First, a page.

MADRID (AFP) — Spain’s top court on Friday revoked the semi-open prison regime that had been granted to nine separatist leaders serving time for a failed 2017 independence bid in the country’s northeastern region of Catalonia.
The decision in effect revoked the low-risk status given to the nine prisoners in July, which allowed them to return home for the weekends, a court ruling showed.
It also revoked their right to leave prison with work permits or do voluntary work, which all nine had enjoyed since the beginning of the year.
The public prosecutor’s office had appealed both measures, prompting Friday’s ruling, with the judges finding the privileges had been granted “prematurely.”
“More time is needed to properly evaluate the evolution of the prisoner and the regime, especially in the case of long sentences,” they said, pointing out that when the privileges were granted, six of the nine detainees had not served a quarter of their time.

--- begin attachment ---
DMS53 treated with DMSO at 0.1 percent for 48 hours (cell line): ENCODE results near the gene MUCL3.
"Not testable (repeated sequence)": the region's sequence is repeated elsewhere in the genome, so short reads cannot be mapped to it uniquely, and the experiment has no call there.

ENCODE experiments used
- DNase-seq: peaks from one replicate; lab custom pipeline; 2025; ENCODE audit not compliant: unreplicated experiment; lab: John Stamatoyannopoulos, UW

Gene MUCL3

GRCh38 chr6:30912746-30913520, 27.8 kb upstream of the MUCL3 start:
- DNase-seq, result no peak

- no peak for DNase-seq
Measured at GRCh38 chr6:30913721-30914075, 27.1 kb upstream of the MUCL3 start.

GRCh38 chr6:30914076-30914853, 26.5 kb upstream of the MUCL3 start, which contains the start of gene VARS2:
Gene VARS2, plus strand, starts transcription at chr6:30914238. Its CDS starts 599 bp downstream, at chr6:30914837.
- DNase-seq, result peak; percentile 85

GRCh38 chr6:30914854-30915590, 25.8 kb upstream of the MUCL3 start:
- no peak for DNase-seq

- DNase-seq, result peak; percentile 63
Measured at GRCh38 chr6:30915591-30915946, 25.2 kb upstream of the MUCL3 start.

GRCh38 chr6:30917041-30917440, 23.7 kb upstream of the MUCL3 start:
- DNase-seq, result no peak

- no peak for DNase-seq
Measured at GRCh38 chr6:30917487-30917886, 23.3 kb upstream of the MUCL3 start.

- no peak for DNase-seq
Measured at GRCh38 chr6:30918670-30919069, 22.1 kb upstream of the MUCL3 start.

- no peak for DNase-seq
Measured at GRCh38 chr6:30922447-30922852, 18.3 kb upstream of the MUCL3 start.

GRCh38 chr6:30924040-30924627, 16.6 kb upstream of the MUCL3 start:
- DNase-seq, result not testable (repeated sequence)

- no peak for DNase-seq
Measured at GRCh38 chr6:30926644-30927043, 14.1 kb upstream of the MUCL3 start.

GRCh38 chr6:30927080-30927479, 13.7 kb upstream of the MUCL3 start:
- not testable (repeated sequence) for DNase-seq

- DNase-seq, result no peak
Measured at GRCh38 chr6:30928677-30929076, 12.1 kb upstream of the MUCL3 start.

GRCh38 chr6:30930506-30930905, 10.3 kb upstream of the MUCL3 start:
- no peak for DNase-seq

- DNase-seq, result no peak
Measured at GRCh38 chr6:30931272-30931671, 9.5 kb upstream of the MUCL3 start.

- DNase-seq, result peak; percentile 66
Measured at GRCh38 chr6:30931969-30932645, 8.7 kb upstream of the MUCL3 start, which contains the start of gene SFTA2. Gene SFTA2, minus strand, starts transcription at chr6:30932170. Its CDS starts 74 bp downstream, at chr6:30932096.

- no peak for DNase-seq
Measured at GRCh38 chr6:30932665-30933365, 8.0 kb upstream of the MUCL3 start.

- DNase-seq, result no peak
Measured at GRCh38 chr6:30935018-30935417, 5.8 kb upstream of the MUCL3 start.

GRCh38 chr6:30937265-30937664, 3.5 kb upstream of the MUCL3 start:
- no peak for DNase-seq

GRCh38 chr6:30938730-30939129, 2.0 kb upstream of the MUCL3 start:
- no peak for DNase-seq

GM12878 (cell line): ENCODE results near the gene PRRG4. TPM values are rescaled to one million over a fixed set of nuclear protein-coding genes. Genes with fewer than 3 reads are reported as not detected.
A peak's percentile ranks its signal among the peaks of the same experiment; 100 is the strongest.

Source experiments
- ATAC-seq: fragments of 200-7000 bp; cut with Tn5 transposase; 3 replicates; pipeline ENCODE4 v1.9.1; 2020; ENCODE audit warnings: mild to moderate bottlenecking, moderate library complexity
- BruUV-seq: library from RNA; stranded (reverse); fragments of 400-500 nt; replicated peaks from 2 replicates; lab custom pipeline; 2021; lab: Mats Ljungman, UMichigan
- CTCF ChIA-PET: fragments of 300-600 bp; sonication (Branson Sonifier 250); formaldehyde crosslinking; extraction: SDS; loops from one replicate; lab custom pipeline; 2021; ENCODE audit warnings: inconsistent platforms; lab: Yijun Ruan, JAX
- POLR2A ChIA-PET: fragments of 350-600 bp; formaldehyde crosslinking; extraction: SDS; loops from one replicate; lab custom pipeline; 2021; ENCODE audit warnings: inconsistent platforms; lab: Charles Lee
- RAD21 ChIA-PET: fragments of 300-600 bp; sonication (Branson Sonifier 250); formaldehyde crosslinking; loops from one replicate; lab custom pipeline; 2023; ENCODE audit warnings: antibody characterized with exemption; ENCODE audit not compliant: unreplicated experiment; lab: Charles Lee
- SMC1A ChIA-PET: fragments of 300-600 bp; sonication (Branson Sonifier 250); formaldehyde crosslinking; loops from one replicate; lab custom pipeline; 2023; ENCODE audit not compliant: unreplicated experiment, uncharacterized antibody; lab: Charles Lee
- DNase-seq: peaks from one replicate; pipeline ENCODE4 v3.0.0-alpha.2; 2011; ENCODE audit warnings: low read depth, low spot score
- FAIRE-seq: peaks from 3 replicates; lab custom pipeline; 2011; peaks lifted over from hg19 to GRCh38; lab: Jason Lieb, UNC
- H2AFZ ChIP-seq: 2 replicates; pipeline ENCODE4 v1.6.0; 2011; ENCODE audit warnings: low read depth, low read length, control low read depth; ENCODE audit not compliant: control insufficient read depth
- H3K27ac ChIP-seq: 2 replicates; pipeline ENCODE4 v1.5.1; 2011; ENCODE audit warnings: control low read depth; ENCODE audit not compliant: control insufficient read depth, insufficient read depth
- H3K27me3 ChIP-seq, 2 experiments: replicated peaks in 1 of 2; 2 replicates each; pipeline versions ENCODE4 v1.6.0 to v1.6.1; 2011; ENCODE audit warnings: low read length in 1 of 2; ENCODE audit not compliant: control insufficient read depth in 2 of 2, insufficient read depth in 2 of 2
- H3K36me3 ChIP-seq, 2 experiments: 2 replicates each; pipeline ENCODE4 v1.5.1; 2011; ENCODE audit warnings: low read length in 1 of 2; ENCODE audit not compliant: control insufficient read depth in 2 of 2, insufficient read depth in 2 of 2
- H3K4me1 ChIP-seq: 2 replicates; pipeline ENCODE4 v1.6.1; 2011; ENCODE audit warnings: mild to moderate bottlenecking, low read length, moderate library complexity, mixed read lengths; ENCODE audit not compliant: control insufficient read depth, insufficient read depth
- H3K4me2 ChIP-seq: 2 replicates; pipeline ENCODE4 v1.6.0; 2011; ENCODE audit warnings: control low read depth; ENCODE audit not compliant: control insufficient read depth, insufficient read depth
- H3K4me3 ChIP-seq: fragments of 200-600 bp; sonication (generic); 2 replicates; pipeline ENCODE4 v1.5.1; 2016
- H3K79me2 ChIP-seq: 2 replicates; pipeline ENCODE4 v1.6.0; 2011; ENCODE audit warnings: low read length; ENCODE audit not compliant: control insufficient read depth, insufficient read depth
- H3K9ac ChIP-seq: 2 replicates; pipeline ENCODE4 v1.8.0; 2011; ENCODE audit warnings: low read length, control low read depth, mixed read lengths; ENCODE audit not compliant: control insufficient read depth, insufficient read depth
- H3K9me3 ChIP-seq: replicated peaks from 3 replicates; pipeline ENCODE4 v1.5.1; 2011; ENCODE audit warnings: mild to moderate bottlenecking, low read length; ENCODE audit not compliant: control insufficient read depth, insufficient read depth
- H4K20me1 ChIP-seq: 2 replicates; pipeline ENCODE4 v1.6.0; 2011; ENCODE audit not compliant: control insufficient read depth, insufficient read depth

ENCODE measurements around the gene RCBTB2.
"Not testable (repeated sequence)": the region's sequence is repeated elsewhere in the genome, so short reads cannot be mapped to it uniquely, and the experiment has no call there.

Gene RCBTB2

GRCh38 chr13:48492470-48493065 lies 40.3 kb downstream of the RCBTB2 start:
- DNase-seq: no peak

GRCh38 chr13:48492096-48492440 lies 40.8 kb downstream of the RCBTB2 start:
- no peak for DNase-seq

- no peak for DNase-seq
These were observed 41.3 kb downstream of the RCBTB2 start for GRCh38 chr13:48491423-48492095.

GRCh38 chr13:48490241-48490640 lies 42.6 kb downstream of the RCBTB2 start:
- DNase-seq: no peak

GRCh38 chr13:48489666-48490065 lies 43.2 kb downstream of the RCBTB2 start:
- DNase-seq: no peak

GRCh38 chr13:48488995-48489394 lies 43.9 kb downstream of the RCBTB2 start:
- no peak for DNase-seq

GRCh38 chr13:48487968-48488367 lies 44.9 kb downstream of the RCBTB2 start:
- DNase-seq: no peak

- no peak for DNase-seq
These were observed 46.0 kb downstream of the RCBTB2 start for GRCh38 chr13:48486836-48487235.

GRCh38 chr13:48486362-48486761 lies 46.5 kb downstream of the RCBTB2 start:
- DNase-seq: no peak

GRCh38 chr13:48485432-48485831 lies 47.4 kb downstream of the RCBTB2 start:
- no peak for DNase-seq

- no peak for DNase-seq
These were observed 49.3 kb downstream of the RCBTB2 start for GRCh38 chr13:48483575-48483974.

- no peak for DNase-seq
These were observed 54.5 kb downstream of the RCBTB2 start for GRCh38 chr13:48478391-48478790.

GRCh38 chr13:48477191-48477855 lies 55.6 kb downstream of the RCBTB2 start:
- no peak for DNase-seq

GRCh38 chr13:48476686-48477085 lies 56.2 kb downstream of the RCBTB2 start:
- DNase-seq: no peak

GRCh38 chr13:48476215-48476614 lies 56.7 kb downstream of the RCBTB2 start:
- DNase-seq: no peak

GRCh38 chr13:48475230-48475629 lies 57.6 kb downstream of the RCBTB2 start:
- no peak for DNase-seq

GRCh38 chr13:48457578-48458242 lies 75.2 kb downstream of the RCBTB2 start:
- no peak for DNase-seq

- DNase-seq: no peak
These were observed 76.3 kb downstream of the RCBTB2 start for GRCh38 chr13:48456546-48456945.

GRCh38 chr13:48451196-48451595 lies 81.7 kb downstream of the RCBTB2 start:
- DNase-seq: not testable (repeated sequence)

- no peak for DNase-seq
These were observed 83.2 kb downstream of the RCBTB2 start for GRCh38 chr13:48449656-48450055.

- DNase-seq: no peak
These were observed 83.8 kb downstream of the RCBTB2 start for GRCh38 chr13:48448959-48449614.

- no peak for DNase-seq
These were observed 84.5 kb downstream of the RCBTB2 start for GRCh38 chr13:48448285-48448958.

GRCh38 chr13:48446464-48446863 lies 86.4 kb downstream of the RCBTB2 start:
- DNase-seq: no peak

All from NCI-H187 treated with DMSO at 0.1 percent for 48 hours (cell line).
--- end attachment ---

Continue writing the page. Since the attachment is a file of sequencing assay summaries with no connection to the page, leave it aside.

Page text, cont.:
In October 2019, Spain’s Supreme Court sentenced seven senior politicians and two civil leaders to jail terms of between nine and 13 years for their role in an illegal referendum and a short-lived declaration of independence two years earlier.
By then, all nine had already spent more than two years behind bars in pre-trial detention.
Among the prisoners is former Catalan vice-president Oriol Junqueras, who is serving the heaviest sentence of 13 years, as well as five ex-government officials, the former parliamentary speaker and two former civil society leaders.
Despite its separatist leanings, the Catalan government, which is responsible for managing the region’s prisons, did not automatically grant the prisoners a more open prison regime, in a move which was sharply criticised by certain radical groups at the time.
© Agence France-Presse